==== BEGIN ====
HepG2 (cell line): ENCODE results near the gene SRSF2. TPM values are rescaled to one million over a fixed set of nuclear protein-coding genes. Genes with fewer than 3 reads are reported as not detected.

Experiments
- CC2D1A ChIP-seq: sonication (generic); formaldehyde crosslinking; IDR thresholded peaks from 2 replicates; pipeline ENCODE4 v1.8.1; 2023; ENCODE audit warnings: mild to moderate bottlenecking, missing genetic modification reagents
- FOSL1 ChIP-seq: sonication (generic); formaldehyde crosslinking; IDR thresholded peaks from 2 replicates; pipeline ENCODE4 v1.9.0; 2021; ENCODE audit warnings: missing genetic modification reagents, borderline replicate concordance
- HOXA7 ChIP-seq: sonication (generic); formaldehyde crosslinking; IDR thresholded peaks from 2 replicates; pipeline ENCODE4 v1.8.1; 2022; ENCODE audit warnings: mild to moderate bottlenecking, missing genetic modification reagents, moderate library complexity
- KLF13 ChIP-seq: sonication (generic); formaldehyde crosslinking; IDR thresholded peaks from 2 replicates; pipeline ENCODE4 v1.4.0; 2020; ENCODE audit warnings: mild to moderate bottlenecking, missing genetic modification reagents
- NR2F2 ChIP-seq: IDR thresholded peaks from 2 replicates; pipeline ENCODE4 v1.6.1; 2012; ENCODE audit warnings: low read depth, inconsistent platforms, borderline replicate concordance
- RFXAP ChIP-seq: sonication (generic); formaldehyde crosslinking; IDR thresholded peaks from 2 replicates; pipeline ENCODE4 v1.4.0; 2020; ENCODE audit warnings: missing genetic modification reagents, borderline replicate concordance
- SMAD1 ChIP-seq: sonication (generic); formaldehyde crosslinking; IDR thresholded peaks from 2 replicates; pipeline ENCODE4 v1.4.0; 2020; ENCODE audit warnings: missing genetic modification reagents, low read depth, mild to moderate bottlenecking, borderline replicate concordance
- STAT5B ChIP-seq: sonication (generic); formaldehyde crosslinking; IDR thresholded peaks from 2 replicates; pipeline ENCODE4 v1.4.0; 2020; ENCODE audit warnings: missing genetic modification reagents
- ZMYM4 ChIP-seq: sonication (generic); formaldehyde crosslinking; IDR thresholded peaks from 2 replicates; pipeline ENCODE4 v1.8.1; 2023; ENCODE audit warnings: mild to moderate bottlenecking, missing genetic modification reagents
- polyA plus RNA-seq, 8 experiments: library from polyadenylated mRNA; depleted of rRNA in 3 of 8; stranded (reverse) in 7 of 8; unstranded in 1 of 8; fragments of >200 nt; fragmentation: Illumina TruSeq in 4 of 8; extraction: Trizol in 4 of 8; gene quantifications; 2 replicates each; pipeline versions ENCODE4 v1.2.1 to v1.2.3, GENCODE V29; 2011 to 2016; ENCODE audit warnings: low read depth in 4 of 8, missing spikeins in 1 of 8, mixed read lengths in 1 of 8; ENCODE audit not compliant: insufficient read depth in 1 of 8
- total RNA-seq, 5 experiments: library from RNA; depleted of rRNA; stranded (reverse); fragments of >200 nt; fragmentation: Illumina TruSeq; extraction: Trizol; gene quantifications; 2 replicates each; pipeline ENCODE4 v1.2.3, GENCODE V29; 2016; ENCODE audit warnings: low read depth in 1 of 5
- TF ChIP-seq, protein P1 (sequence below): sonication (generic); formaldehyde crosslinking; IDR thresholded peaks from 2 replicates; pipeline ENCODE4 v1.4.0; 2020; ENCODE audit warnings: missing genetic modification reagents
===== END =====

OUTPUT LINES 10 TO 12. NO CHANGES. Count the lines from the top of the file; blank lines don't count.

- STAT5B ChIP-seq: sonication (generic); formaldehyde crosslinking; IDR thresholded peaks from 2 replicates; pipeline ENCODE4 v1.4.0; 2020; ENCODE audit warnings: missing genetic modification reagents
- ZMYM4 ChIP-seq: sonication (generic); formaldehyde crosslinking; IDR thresholded peaks from 2 replicates; pipeline ENCODE4 v1.8.1; 2023; ENCODE audit warnings: mild to moderate bottlenecking, missing genetic modification reagents
- polyA plus RNA-seq, 8 experiments: library from polyadenylated mRNA; depleted of rRNA in 3 of 8; stranded (reverse) in 7 of 8; unstranded in 1 of 8; fragments of >200 nt; fragmentation: Illumina TruSeq in 4 of 8; extraction: Trizol in 4 of 8; gene quantifications; 2 replicates each; pipeline versions ENCODE4 v1.2.1 to v1.2.3, GENCODE V29; 2011 to 2016; ENCODE audit warnings: low read depth in 4 of 8, missing spikeins in 1 of 8, mixed read lengths in 1 of 8; ENCODE audit not compliant: insufficient read depth in 1 of 8